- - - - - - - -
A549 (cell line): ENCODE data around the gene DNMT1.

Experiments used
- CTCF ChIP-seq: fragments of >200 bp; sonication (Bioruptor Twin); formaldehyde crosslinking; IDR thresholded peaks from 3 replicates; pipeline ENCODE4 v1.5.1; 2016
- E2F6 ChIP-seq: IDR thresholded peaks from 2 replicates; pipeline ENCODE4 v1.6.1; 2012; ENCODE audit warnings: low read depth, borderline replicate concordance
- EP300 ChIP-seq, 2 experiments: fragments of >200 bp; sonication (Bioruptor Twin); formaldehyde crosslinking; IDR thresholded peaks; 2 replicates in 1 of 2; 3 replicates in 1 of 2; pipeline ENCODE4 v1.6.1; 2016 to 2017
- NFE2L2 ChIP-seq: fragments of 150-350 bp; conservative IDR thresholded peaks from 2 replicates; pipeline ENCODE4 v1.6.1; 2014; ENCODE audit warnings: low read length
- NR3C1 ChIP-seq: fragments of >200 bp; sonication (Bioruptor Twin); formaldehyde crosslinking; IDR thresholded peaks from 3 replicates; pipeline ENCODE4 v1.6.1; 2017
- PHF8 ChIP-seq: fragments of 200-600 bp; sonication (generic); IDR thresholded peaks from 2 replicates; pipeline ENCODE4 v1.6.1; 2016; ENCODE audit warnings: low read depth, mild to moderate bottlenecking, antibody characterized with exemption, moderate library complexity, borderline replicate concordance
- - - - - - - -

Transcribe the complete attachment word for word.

A549 (cell line): ENCODE data around the gene DNMT1.

Experiments used
- CTCF ChIP-seq: fragments of >200 bp; sonication (Bioruptor Twin); formaldehyde crosslinking; IDR thresholded peaks from 3 replicates; pipeline ENCODE4 v1.5.1; 2016
- E2F6 ChIP-seq: IDR thresholded peaks from 2 replicates; pipeline ENCODE4 v1.6.1; 2012; ENCODE audit warnings: low read depth, borderline replicate concordance
- EP300 ChIP-seq, 2 experiments: fragments of >200 bp; sonication (Bioruptor Twin); formaldehyde crosslinking; IDR thresholded peaks; 2 replicates in 1 of 2; 3 replicates in 1 of 2; pipeline ENCODE4 v1.6.1; 2016 to 2017
- NFE2L2 ChIP-seq: fragments of 150-350 bp; conservative IDR thresholded peaks from 2 replicates; pipeline ENCODE4 v1.6.1; 2014; ENCODE audit warnings: low read length
- NR3C1 ChIP-seq: fragments of >200 bp; sonication (Bioruptor Twin); formaldehyde crosslinking; IDR thresholded peaks from 3 replicates; pipeline ENCODE4 v1.6.1; 2017
- PHF8 ChIP-seq: fragments of 200-600 bp; sonication (generic); IDR thresholded peaks from 2 replicates; pipeline ENCODE4 v1.6.1; 2016; ENCODE audit warnings: low read depth, mild to moderate bottlenecking, antibody characterized with exemption, moderate library complexity, borderline replicate concordance